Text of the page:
During his time in the Illinois House of Representatives, Lincoln repeatedly opposed efforts to audit the corrupt Illinois State Bank.  The bank had funded a number of boondoggle public works projects that Lincoln and other Whigs had supported.  Even worse, when Illinois Democrats demanded that the state bank make payments in gold or silver instead of in paper money, Lincoln tried to block the measure by attempting to shut down the legislature.  When the House was in session to vote on the bill, Lincoln jumped out of the first-floor window of the House building and urged other Whigs to join him, in the hope of denying the House a quorum and thus preventing a vote.  Luckily for the citizens of Illinois, the stunt failed and the state adopted an honest-money monetary policy (Thomas DiLorenzo, Lincoln Unmasked: What You’re Not Supposed to Know About Dishonest Abe, New York: Three Rivers Press, 2006, pp. 134-136).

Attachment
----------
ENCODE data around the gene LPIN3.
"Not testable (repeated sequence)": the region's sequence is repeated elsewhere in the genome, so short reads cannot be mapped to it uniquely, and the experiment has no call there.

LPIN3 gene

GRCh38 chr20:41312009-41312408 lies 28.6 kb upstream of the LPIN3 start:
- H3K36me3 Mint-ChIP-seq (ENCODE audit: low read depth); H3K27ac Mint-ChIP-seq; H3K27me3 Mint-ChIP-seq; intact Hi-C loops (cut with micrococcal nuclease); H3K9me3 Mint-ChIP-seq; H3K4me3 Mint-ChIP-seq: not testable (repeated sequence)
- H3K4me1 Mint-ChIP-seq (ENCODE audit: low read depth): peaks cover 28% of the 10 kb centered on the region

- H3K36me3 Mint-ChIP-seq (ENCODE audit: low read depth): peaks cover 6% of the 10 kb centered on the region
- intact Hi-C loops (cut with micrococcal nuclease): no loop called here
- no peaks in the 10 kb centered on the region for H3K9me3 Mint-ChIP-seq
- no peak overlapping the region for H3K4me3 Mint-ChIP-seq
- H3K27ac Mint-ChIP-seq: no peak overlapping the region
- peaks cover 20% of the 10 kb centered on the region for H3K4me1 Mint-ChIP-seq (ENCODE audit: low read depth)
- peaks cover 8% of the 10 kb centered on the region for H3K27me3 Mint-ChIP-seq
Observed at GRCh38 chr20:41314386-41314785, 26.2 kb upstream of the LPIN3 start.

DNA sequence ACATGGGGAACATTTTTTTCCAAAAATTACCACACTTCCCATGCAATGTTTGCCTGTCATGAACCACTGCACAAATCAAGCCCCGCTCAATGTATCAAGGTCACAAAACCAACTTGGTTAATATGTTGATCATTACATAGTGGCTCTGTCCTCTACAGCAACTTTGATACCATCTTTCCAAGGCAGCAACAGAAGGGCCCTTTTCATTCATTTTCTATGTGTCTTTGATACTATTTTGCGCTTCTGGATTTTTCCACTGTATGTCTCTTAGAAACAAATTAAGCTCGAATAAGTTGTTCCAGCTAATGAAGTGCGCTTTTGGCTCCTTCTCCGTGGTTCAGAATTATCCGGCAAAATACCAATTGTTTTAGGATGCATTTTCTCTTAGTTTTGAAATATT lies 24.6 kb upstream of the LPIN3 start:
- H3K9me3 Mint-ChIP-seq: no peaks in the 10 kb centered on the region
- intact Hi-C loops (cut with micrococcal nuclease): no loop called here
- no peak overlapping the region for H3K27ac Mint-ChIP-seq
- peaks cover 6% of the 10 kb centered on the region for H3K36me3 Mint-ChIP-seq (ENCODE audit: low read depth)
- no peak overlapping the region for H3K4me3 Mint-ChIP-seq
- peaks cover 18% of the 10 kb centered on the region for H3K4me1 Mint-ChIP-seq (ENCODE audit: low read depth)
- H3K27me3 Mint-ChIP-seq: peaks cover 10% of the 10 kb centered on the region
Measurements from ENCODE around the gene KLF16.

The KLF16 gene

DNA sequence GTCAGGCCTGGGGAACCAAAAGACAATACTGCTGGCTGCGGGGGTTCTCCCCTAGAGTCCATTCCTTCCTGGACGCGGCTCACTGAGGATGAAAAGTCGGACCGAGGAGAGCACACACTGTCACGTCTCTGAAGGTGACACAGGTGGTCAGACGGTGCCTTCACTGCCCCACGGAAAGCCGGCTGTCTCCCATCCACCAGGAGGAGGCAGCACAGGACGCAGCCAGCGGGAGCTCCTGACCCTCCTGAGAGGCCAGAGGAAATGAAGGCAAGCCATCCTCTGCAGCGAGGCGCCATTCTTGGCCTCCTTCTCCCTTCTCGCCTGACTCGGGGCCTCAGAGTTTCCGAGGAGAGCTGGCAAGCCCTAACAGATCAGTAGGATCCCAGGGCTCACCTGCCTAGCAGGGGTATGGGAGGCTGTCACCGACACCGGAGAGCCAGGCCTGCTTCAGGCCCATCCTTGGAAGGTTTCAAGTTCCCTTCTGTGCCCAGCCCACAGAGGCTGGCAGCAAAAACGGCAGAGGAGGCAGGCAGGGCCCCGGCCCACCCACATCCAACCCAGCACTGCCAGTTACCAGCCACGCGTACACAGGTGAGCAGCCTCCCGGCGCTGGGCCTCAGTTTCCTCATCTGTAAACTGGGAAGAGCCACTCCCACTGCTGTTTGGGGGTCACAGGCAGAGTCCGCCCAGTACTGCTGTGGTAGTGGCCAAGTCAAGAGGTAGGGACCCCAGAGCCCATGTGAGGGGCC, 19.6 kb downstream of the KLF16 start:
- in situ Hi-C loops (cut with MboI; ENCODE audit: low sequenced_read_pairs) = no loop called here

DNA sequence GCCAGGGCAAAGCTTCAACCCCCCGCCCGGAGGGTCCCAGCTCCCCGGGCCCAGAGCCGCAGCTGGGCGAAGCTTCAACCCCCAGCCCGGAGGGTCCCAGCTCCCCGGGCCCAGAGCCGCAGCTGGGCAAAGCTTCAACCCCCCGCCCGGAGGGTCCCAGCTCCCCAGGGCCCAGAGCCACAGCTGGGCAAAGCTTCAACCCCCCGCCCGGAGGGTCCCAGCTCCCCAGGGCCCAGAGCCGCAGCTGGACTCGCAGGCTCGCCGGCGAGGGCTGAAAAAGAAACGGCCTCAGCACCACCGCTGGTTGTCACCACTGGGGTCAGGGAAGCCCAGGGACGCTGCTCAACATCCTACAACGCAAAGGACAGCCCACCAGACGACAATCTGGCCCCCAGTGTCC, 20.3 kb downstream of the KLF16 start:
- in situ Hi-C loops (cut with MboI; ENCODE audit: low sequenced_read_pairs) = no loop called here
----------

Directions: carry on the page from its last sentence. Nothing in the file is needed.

With regard to Lincoln’s religious views, he was widely known for being an “infidel” and a “free thinker,” i.e., a non-believer.  Robert Ingersoll, a contemporary of Lincoln’s who spent years investigating Lincoln’s religious beliefs, said Lincoln’s skepticism was common knowledge among his friends:

Lincoln was never a member of any church. Mrs. Lincoln stated a few years ago that Mr. Lincoln was not a Christian. . . .